How do I access the documents that I have found in the catalogue?
Please email the Archivist to arrange an appointment to consult the material you have found. We welcome visits from students, academics and bona fide researchers by prior appointment only.
How can I get further help searching for and accessing materials?
If you experience any difficulties locating material of relevance to your research, please email email@example.com for further assistance.
Please note that the catalogue contains descriptions of our holdings only and is not an index to all people, places or subjects mentioned within our archives or associated with other collections.
Additionally, individuals and place names have not been standardised (meaning you can expect to find them written in the catalogue in the form in which they are written in the original record); thus searching for variants of names may yield more search results.
It should also be noted that our archive is a private resource and not all series are available to researchers. All records are normally closed for 30 years; Company minutes are closed for 70 years; records relating to individuals are closed for 100 years.
Can I look at your Apprenticeship and Freedom Registers?
Our membership records covering the period 1545-1908 have all been transcribed in full and are available at www.londonroll.org.uk, alongside the apprenticeship and Freedom records of several other London Livery Companies. For preservation reasons, we do not allow access to the original registers.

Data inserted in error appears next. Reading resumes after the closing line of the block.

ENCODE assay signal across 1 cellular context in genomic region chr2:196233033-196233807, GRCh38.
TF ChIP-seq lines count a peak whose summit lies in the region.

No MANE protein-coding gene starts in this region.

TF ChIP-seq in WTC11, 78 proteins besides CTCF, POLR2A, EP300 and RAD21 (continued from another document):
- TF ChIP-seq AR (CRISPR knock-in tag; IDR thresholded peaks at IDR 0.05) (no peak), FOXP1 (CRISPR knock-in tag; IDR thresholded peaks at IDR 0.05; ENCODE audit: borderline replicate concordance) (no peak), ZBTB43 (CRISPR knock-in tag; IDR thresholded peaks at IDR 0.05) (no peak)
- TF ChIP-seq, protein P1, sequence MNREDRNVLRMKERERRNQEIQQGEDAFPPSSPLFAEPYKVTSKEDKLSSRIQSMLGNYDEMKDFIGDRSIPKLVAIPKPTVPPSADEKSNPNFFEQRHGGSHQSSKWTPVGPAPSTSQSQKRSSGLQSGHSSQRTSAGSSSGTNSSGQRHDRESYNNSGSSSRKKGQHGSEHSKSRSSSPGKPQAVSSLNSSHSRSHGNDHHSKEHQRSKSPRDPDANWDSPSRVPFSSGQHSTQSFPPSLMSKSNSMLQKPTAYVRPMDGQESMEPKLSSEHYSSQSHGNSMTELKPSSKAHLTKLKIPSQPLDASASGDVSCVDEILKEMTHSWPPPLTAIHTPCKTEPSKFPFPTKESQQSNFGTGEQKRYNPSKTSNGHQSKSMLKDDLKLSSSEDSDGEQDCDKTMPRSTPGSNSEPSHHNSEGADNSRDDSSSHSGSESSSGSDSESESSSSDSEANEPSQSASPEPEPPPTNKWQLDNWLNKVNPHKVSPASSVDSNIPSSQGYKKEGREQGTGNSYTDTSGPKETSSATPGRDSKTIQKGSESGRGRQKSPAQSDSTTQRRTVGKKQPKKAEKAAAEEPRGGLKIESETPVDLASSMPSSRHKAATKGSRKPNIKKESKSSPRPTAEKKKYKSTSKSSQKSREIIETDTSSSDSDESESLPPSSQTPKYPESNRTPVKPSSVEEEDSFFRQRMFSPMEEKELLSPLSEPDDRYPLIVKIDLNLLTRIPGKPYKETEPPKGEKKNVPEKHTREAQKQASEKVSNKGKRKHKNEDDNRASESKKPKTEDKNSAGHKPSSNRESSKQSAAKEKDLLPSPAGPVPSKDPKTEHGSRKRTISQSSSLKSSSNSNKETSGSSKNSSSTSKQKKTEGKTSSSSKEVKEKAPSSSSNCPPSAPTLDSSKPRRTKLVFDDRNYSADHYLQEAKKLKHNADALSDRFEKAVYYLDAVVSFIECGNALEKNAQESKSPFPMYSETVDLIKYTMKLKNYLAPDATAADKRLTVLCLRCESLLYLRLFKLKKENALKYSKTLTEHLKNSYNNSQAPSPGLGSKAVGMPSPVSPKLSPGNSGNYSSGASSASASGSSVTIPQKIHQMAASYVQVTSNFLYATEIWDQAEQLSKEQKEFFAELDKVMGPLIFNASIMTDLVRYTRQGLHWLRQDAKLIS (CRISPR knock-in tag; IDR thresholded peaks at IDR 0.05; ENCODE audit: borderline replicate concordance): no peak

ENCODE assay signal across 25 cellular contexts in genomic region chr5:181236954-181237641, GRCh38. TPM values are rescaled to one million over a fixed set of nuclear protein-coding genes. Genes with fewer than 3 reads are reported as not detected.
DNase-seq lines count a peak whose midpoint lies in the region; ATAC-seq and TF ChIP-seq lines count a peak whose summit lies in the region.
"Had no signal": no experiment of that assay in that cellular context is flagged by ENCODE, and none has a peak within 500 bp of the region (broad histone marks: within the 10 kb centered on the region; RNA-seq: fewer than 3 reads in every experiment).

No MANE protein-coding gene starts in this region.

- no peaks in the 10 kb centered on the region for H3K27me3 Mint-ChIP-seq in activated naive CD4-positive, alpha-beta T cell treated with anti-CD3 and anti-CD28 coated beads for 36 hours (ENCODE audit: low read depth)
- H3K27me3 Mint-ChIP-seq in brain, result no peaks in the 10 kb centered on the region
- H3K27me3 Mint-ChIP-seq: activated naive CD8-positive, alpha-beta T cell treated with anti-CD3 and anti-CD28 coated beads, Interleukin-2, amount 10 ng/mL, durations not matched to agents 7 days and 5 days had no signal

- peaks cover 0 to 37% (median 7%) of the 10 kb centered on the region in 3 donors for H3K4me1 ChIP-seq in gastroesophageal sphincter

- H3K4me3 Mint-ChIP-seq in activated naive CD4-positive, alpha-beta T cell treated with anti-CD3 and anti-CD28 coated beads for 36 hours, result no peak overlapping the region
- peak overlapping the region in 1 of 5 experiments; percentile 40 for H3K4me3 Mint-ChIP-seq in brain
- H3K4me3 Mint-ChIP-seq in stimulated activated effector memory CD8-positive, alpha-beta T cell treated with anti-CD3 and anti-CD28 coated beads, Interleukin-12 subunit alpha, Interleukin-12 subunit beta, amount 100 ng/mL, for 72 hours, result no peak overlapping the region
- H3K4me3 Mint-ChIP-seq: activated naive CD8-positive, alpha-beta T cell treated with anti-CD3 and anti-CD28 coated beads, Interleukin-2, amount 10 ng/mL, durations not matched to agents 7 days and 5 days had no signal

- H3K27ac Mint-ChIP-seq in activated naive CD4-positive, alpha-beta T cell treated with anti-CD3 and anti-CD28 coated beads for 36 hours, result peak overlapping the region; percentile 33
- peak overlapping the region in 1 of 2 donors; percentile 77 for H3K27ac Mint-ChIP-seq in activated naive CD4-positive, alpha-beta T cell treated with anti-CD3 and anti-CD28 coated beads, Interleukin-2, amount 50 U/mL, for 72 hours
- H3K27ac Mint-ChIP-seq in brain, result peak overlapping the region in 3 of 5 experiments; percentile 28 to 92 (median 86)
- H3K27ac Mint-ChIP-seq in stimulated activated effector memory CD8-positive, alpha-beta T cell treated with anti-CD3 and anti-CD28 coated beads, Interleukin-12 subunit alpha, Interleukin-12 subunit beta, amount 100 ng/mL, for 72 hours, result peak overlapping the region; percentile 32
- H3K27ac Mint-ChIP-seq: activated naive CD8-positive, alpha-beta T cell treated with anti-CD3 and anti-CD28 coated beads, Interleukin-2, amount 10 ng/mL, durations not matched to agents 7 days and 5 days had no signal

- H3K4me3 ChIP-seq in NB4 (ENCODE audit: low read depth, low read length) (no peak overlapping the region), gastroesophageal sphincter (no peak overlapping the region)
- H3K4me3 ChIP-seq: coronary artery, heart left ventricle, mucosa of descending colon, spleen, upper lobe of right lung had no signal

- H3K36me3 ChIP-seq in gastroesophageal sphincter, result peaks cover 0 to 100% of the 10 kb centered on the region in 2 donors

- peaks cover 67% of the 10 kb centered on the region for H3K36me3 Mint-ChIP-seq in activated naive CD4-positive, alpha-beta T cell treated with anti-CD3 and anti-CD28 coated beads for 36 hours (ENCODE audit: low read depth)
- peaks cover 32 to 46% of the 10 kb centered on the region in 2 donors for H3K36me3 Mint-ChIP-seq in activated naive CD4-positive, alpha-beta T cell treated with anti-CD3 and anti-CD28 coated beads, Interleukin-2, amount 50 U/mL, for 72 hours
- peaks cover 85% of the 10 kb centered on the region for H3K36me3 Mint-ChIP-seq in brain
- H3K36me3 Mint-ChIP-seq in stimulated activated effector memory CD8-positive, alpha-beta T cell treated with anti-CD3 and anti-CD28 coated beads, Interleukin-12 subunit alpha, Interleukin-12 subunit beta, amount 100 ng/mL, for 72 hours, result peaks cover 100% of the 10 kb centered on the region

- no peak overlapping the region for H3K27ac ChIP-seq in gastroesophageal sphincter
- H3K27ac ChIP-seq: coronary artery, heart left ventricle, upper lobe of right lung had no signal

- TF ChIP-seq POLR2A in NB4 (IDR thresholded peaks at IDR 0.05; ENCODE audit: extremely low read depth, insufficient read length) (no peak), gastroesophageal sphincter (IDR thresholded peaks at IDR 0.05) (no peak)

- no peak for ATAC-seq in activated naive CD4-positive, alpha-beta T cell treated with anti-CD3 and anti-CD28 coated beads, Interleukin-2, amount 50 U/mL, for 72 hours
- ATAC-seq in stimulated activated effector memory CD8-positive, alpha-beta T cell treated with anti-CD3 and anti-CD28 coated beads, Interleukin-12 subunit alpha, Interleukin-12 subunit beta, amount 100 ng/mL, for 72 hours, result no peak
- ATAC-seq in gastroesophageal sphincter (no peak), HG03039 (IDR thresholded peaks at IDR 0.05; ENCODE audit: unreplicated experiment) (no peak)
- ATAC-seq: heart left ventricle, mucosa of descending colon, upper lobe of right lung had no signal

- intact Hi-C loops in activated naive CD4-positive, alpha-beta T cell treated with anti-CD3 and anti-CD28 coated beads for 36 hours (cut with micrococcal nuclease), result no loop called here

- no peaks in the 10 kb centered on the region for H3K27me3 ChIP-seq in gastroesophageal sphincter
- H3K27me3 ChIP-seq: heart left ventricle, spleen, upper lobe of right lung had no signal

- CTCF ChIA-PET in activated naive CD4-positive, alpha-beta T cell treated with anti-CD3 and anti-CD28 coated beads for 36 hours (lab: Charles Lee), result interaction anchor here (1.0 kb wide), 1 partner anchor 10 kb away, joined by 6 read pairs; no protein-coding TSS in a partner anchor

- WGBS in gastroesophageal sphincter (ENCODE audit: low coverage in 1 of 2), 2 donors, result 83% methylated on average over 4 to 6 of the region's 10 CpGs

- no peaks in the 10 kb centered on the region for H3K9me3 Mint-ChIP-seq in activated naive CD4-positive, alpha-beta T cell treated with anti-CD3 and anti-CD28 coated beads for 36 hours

Do you have samples of textiles in the Archive?
No. Our Archive is predominantly paper-based.
Can I use the images from your collections for my study or research?
My ancestor was a Clothworker in 17th century Lancashire, will you have any information about him?
The Company's control of clothworking was limited to the City of London and its immediate suburbs and had died out by the mid eighteenth century. As such, we do not possess any information on individual clothworkers active outside the capital, unless they are known to have come to London to be apprenticed to a member of The Clothworkers' Company.
Moreover, one would usually expect such individuals to be described as ‘Citizen and Clothworker’ or ‘Clothworker of London’ in legal records such as wills, title deeds etc.
ROLLCO is the best resource for checking whether your ancestors might have been members of the Company.
What records do you hold relating to clothworking?
Despite its craft origins, the Company holds few records relating to clothworking.
The Orders of Court regularly document fines being levied for poor workmanship and disputes arising between members.
In the sixteenth and seventeenth centuries, they also contain references to wider issues such as the regulation of the trade in the City of London (many clothworkers could be found in The Merchant Taylors and Dyers’ Companies for example) and the impact of the export of (unfinished) cloth on artisan members.
Additionally, the Archive contains a Receipt Book for fines for bad workmanship, 1704-1747 [CL/E/1] and a book of Reviews of Defective Cloths, 1719- 1747 [CL/E/2]; however, these are the only records we hold relating specifically to the Company’s craft activities.
Where can I find the records of other textile companies or guilds?
We do not hold or collect the archives of other British clothworking or textiles guilds, companies or concerns, irrespective of their date and location. For the location of records of British textiles companies, please consult the National Register of Archives maintained by The National Archives.
Where can I find out more about the Company’s history
Visit our website www.clothworkers.co.uk to view a Timeline documenting key events and dates in the Company’s 500 hundred year long history.